Similar to Asian ginseng, American ginseng (Panax quinquefolis) also turns red after steaming. While it does not have the same chemical makeup, American ginseng also contains ginsenosides. Both American and Asian ginseng are affected by the steaming process; some levels of ginsenosides are reduced after steaming. The saponins in American ginseng contribute to its antiproliferative effect which is greater than that of Asian ginseng (Wang et al, 2007).
Studies show that both Asian and American ginseng are helpful in the management of type 2 diabetes. They have also both been found to improve energy levels and overall quality of life in cancer patients. Other similarities concern immune-enhancing properties: both types of ginseng improve cold and flu symptoms. Both types are used to improve memory and cognition (Chen & Hui, 2012). American and Asian ginseng are also used for their antioxidant properties. A small in vivo study showed that consumption of American ginseng tea has immediate antioxidant effect on cellular DNA, protecting it from oxidative stress (Szeto et al., 2015). A study conducted on the use of red Asian ginseng (the unpeeled, steamed kind) has shown antioxidant and chemoprotective properties (Dong et al., 2013).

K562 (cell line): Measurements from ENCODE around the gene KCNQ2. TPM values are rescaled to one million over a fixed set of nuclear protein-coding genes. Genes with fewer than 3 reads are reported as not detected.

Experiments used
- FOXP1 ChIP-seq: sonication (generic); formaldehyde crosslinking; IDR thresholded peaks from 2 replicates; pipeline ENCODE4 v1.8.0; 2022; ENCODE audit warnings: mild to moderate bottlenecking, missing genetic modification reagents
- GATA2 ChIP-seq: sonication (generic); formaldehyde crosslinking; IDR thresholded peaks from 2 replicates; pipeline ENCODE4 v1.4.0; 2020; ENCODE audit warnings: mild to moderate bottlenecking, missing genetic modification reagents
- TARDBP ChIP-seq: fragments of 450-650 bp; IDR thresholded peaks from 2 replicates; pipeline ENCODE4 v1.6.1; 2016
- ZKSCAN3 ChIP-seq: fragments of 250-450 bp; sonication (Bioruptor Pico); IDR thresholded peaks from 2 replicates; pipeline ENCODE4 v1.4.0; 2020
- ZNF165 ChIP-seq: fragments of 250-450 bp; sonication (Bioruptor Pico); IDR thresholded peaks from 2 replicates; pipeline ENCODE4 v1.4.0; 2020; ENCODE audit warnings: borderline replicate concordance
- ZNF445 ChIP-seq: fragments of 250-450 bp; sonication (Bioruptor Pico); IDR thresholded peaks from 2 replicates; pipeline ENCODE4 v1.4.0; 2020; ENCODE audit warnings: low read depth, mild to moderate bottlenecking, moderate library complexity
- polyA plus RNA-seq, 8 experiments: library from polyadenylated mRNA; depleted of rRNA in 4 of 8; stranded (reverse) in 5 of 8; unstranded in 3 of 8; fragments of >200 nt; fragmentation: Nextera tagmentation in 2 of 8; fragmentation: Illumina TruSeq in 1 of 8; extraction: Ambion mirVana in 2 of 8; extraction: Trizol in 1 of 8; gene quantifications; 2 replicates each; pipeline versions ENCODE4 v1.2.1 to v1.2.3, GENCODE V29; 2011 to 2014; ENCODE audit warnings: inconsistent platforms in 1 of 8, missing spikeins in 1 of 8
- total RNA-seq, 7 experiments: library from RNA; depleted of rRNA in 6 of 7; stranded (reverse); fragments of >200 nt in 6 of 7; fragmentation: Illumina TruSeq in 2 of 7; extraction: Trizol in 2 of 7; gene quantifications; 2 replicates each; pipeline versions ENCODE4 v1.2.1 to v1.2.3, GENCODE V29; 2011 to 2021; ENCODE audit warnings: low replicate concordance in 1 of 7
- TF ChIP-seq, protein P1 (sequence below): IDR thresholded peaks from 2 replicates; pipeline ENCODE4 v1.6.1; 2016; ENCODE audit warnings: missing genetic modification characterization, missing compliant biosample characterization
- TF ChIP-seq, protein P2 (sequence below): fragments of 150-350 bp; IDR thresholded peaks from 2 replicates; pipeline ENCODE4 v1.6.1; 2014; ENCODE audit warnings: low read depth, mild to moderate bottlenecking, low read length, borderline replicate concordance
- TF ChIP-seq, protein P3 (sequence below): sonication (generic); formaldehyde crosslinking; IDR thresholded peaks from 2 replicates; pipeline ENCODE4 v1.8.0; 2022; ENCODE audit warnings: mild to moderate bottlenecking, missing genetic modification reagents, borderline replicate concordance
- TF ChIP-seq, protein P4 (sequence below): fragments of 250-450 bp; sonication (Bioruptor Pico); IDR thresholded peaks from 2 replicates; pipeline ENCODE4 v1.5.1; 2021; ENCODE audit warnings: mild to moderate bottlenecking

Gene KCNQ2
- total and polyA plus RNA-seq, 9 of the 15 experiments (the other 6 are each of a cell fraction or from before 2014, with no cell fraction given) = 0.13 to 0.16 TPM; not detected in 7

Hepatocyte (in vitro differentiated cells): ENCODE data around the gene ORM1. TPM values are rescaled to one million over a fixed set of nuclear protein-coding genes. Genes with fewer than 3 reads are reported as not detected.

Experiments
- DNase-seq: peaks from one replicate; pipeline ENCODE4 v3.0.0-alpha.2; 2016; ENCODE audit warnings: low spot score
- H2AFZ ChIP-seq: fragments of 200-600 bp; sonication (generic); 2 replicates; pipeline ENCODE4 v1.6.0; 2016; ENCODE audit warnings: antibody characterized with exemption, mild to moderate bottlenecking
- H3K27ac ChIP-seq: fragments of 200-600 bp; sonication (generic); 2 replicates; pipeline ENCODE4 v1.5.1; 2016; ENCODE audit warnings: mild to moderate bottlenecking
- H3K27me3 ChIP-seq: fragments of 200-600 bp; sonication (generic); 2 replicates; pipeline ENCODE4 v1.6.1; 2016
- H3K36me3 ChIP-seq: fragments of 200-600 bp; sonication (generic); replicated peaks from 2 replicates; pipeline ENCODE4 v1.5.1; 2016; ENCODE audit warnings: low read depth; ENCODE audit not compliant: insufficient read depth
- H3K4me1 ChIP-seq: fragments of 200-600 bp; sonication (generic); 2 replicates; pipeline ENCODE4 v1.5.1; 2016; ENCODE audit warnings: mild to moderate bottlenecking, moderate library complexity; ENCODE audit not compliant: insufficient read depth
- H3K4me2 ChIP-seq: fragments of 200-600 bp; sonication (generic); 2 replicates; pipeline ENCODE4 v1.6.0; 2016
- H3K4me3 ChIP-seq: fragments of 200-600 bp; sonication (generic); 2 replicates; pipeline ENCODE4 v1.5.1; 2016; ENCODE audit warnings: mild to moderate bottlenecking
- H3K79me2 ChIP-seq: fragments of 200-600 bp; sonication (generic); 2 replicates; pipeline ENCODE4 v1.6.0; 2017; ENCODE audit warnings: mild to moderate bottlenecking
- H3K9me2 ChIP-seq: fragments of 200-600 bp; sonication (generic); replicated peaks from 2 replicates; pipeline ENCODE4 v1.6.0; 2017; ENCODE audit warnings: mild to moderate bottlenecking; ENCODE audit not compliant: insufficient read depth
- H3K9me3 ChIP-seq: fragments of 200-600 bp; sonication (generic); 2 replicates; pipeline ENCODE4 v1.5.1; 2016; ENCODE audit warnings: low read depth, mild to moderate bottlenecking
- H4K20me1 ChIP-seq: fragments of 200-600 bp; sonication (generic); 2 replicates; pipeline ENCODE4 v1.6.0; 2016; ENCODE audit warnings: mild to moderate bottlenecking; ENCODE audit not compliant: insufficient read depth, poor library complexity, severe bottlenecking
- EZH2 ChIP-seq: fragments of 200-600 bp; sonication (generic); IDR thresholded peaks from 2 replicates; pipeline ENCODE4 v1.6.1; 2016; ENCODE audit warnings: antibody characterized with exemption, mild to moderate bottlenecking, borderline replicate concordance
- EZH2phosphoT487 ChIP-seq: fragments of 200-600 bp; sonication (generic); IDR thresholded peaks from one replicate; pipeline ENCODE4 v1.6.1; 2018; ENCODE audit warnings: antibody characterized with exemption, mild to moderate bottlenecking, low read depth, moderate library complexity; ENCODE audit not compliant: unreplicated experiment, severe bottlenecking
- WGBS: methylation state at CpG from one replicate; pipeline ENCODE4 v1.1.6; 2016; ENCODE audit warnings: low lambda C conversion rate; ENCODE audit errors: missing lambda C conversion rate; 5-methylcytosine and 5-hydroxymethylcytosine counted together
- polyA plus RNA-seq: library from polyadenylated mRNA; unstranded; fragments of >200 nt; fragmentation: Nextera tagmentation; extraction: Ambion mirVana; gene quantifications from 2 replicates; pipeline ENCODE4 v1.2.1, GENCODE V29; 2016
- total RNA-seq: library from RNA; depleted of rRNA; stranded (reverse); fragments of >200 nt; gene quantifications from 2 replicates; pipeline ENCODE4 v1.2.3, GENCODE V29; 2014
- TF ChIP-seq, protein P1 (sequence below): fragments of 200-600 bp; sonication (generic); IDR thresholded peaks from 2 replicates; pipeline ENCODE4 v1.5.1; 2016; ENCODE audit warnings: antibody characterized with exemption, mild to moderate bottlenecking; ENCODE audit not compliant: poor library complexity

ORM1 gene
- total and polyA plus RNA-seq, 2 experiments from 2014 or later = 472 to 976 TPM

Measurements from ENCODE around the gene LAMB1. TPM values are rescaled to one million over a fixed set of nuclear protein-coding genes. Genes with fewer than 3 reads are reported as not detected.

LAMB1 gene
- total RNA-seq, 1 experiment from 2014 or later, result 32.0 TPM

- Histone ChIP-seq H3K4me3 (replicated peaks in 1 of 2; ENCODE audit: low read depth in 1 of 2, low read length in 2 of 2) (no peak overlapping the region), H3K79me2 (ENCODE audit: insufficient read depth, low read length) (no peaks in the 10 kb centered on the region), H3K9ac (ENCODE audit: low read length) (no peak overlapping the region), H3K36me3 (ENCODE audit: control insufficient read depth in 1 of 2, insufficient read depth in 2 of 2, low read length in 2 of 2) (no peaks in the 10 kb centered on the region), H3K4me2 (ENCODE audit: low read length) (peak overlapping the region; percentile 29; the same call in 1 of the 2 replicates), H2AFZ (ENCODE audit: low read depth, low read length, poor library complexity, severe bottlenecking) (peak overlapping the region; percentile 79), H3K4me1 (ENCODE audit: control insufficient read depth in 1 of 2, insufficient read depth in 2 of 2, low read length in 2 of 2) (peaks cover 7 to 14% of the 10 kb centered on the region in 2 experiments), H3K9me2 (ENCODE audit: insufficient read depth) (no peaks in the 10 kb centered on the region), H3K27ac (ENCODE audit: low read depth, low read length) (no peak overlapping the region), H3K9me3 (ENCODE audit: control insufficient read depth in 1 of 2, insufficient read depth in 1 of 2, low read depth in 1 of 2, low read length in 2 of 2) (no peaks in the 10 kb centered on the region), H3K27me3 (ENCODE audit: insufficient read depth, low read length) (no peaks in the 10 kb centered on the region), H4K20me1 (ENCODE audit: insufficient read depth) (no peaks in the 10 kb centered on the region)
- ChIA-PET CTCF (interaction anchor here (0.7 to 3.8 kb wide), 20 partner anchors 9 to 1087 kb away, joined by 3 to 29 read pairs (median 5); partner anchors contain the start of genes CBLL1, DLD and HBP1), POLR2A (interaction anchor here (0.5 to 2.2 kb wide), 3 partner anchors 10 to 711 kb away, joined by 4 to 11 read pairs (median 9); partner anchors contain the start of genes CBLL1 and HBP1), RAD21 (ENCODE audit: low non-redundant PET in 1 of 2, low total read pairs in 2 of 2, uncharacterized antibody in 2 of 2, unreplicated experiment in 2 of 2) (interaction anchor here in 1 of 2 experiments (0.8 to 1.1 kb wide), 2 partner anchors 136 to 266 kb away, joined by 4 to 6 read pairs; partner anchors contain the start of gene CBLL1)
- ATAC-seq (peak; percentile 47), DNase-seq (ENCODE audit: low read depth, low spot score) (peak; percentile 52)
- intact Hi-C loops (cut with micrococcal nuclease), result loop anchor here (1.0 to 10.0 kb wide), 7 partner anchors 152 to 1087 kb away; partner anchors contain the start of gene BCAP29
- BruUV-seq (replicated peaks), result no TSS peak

As far as difference are concerned, American ginseng is more calming. It is utilized for the treatment of insomnia and for stress management. Asian ginseng has stimulating properties, and it is used for energy and even erectile disfunction (Chen et al., 2008).
Chen, C. F., Chiou, W. F., & Zhang, J. T. (2008). Comparison of the pharmacological effects of Panax ginseng and Panax quinquefolium. Acta pharmacologica Sinica, 29(9), 1103–1108. https://doi.org/10.1111/j.1745-7254.2008.00868.x
Chen, E. Y., & Hui, C. L. (2012). HT1001, a proprietary North American ginseng extract, improves working memory in schizophrenia: a double-blind, placebo-controlled study. Phytotherapy research : PTR, 26(8), 1166–1172. https://doi.org/10.1002/ptr.3700